Go to the Globe and Mail homepage

Jump to main navigationJump to main content

Pope Francis speaks to the media during an airborne press conference on his journey back to Rome from Seoul on Aug. 18, 2014. (GREGORIO BORGIA/ASSOCIATED PRESS)
Pope Francis speaks to the media during an airborne press conference on his journey back to Rome from Seoul on Aug. 18, 2014. (GREGORIO BORGIA/ASSOCIATED PRESS)

Pope backs use of force to save Iraq’s minorities, but not unilateral intervention Add to ...

Pope Francis on Monday endorsed the use of force to stop Islamic militants from attacking religious minorities in Iraq but said the international community – and not just one country – should decide how to intervene.

Francis also said he and his advisers were considering whether he might go to northern Iraq himself to show solidarity with persecuted Christians. But he said he was holding off for now on a decision.

More Related to this Story

In other comments to journalists returning from South Korea, Francis confirmed he hoped to travel to the United States in September, 2015, for a possible three-city tour: to attend a family rally in Philadelphia and to address Congress in Washington and the United Nations in New York. He said a Mexico stop on that trip was possible but not decided yet. He also said he might make one-day visit to Spain next year.

On Iraq, Francis was asked if he approved of the unilateral U.S. air strikes on militants of the Islamic State who have captured swaths of northern and western Iraq and northeastern Syria and have forced minority Christians and others to either convert to Islam or flee their homes.

“In these cases, where there is an unjust aggression, I can only say that it is licit to stop the unjust aggressor,” Francis said. “I underscore the verb ‘stop.’ I’m not saying ‘bomb’ or ‘make war,’ just ‘stop.’ And the means that can be used to stop them must be evaluated.”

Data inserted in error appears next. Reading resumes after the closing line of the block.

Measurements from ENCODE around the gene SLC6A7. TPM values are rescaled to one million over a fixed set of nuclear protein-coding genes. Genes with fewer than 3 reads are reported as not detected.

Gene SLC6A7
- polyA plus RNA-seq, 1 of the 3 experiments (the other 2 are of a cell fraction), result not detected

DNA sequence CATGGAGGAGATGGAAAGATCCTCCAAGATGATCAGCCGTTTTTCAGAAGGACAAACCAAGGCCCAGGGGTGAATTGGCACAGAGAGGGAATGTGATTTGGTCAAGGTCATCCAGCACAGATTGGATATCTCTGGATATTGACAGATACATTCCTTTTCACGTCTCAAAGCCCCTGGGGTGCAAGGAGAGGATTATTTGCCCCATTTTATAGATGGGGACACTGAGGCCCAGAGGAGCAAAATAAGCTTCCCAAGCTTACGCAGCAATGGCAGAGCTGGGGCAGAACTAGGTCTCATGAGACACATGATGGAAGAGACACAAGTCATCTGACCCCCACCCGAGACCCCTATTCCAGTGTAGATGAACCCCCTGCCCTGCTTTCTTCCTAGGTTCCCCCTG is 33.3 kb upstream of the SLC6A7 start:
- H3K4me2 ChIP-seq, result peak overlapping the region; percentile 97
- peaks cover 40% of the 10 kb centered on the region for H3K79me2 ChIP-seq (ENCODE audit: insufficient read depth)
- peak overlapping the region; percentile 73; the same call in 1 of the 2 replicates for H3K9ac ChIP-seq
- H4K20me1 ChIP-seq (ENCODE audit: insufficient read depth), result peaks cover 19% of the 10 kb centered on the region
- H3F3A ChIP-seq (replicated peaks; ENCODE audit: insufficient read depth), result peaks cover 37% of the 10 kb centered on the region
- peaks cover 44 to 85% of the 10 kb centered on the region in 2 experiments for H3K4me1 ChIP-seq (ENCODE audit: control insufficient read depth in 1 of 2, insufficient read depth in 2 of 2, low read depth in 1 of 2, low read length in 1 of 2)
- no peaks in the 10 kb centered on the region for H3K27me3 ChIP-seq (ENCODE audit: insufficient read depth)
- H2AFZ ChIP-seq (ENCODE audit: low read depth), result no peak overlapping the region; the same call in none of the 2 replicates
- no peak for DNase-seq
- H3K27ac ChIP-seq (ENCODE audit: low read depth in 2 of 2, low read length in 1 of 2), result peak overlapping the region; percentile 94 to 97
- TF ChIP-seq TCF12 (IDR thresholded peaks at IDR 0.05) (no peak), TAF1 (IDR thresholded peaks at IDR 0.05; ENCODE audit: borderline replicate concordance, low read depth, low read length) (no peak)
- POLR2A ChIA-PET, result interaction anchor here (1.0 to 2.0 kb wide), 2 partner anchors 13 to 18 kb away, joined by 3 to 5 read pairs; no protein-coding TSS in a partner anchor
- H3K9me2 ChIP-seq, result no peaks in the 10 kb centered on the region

But, he said, in history, such “excuses” to stop an unjust aggression have been used by world powers to justify a “war of conquest” in which an entire people have been taken over.

“One nation alone cannot judge how you stop this, how you stop an unjust aggressor,” he said, apparently referring to the United States. “After World War II, the idea of the United Nations came about: It’s there that you must discuss ‘Is there an unjust aggression? It seems so. How should we stop it?’ Just this. Nothing more.”

His comments were significant because the Vatican has vehemently opposed any military intervention in recent years, with St. John Paul II actively trying to head off the Iraq war and Francis himself staging a global prayer and fast for peace when the U.S. was threatening air strikes on Syria last year.

But the Vatican has been increasingly showing support for military intervention in Iraq, given that Christians are being directly targeted because of their faith and that Christian communities which have existed for 2,000 years have been emptied as a result of the extremists’ onslaught.

The U.S. began launching air strikes against Islamic State fighters on Aug. 8, allowing Kurdish forces to fend off an advance on their regional capital of Erbil and to help tens of thousands of religious minorities escape.

Church teaching allows for “just wars,” when military force can be justified under certain circumstances. And in recent days, a few Vatican officials have edged increasingly toward acknowledging the Iraq situation fits the bill.

When the Vatican’s ambassador to Iraq, Monsignor Giorgio Lingua, was asked about the U.S. air strikes, he told Vatican Radio that it was unfortunate that the situation had gotten to this point “but it’s good when you’re able to at the very least remove weapons from these people who have no scruples.”

The Vatican’s ambassador to the United Nations in Geneva, Archbishop Silvano Tomasi, went further, saying “Maybe military action is necessary at this moment.”

Francis sent a personal envoy, Cardinal Fernando Filoni, to northern Iraq last week with an undisclosed amount of money to help people in flight and show the pope’s solidarity with those forced to flee their homes.

Follow us on Twitter: @globeandmail

In the know

Most popular videos »

Highlights

More from The Globe and Mail

Most popular